Here’s a letter from the Internal Revenue Service that you may actually want to receive.

Approximately one month ahead of the first payouts under the expanded Child Tax Credit, the IRS announced Monday it’s going to be mailing millions of letters notifying families about the money coming their way.

The first set of letters will inform recipients they may be eligible for the payments. The IRS said it’s already started sending those letters to approximately 36 million families.

The second set of letters will tell recipients how much money they will be getting on a monthly basis under the boosted tax credit.

A qualifying household is eligible for a $300 monthly payment for every child under age 6. Households with kids between the age of 6 and 17 are eligible for a $250 payment per child.

The payments are slated to start on July 15 and will run through December, each time rolling out in the middle of the month. (The IRS said it will issue the payments on the 15th of every month, except for August when the money will be issued on the 13th. Aug. 15 is a Sunday.)

The boosted payouts are one part of the $1.9 trillion American Rescue Plan passed in March.

Lawmakers increased the maximum payout for one year from $2,000 to $3,600 for children below age 6. They also increased the payouts for children above that age to $3,000.

The upcoming payments are advance payments on half of those sums.

Full payments per child under the boosted credits go to single households with modified adjusted gross income under $75,000, $150,000 for married couples filing jointly and $112,500 for people filing as head of household.

The payments will reach 88% of America’s households, which are raising approximately 65.25 million children, according to Treasury Department estimates.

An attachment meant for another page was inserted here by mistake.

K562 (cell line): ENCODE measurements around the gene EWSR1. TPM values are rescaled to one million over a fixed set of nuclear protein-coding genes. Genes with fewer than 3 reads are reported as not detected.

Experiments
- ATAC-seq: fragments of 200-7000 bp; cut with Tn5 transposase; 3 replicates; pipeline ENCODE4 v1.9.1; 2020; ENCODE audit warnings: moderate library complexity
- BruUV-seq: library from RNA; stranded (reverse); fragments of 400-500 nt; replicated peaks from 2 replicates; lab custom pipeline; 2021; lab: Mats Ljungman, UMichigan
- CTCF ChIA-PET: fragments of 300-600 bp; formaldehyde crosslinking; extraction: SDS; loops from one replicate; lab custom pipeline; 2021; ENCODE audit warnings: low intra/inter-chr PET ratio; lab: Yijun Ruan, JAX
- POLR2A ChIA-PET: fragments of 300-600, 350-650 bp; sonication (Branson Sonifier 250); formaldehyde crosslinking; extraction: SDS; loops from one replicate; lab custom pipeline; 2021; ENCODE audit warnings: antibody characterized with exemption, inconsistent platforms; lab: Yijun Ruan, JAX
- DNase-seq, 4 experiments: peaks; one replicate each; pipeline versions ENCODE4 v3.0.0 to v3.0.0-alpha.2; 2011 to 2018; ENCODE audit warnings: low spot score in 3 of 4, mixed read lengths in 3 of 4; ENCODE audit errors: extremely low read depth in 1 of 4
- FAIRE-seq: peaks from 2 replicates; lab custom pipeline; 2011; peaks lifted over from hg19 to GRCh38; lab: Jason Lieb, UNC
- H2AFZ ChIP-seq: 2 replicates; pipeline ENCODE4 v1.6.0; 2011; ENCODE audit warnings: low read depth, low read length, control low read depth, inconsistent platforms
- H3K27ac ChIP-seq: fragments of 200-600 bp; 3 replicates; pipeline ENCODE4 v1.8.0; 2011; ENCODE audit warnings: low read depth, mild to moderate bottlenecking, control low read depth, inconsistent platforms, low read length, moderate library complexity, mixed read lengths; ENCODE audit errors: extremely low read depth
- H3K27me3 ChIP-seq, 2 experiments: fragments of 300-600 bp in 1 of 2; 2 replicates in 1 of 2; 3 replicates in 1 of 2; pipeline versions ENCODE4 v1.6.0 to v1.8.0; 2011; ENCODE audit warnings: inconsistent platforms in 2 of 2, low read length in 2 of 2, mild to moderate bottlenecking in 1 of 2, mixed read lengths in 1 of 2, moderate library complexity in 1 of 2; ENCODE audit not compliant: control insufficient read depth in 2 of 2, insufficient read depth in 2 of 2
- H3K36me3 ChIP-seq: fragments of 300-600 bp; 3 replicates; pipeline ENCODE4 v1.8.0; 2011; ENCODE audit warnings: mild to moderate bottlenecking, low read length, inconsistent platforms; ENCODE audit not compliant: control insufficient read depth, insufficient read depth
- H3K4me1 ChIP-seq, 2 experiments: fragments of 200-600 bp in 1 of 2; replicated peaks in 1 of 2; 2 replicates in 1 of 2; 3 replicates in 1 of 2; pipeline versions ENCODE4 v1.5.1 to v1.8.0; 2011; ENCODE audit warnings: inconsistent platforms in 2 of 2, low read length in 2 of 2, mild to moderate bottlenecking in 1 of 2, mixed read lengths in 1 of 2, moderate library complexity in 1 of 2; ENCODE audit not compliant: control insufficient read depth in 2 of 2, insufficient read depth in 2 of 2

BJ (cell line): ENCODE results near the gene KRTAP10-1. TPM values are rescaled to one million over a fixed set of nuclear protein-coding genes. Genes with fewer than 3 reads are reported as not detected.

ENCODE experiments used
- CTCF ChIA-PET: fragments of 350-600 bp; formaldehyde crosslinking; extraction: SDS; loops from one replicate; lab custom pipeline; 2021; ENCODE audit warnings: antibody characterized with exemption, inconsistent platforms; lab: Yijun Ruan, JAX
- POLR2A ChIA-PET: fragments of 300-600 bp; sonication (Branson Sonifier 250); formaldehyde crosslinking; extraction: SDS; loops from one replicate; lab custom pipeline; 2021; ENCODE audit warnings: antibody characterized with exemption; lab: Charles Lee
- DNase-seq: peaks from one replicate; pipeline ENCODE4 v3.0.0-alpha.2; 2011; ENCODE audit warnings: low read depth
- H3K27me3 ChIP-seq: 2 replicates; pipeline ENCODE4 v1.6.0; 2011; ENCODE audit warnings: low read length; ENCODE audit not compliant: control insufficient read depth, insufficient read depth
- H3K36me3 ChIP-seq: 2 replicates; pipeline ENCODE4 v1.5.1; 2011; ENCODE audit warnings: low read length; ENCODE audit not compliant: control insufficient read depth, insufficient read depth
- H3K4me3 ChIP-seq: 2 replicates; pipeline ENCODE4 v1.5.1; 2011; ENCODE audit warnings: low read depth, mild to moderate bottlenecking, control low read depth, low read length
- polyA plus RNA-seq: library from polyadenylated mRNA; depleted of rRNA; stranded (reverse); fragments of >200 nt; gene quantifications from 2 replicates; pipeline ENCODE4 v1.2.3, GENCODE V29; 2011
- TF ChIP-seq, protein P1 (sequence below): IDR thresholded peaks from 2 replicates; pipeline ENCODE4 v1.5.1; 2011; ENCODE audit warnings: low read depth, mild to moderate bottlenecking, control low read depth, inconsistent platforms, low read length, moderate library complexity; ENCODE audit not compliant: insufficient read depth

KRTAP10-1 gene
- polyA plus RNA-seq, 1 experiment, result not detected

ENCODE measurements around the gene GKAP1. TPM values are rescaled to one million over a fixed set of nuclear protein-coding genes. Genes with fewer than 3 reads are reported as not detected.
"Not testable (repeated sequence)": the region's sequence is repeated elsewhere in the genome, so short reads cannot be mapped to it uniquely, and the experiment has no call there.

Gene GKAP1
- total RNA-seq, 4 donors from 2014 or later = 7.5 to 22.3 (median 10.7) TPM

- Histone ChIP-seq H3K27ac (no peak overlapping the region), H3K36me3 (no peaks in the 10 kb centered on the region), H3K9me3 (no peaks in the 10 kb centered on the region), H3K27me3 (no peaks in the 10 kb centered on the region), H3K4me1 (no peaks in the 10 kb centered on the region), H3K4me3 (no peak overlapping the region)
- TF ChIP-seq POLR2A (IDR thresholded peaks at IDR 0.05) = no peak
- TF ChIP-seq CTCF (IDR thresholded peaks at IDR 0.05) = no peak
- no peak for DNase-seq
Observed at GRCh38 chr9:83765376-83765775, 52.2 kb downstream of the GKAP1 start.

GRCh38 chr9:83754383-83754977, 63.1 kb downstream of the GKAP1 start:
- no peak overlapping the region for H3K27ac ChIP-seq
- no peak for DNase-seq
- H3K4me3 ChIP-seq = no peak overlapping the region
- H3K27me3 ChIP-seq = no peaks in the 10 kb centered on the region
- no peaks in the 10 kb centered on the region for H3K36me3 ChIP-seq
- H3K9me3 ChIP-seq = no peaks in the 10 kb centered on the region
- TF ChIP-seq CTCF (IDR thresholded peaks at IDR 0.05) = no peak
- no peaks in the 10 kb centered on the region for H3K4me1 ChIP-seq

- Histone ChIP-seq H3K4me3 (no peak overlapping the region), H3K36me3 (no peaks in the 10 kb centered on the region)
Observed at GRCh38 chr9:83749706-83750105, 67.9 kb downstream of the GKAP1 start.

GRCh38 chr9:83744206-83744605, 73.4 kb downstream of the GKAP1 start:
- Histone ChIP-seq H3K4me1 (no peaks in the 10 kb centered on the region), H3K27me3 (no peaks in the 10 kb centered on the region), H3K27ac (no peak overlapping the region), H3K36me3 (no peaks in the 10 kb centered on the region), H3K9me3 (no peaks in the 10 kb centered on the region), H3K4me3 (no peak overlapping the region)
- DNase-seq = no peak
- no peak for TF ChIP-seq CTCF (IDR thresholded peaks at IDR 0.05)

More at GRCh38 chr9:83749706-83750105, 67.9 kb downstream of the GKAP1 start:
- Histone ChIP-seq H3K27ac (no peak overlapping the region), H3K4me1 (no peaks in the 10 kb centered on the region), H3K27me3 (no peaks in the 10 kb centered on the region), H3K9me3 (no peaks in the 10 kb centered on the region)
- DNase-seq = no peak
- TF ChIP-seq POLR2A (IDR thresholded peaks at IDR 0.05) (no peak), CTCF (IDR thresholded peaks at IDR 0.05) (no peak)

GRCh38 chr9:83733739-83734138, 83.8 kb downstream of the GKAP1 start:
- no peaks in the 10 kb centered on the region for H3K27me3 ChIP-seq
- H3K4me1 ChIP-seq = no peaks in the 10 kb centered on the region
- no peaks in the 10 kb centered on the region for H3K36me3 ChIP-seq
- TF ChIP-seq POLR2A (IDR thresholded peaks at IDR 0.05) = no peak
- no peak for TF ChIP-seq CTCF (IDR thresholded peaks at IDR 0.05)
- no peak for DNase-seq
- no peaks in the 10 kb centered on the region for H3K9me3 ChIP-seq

If a family wants the money in one lump sum instead of in increments, they will have the ability to opt out of the monthly arrangement through an online portal.

The portal still needs to launch, but the IRS said more information will become available in the coming weeks. Another forthcoming web portal will let taxpayers give the IRS a heads-up on important events, like a new child.

IRS Commissioner Charles Rettig has previously said the agency needs a tax return to know how much each payment should be and where to send it.

“The IRS urges individuals and families who haven’t yet filed their 2020 return — or 2019 return — to do so as soon as possible so they can receive any advance payment they’re eligible for,” the agency said Monday.

Tax Day came and went on May 17, though 2020 returns with an extension can be filed through Oct. 15.

However, for taxpayers who don’t owe taxes, there’s no penalty for failure to file and they have a three-year window to file and claim the refund, according to the IRS.

IRS has previously said that after three years, rules prevent sending along a refund check — “and the application of any credits.”



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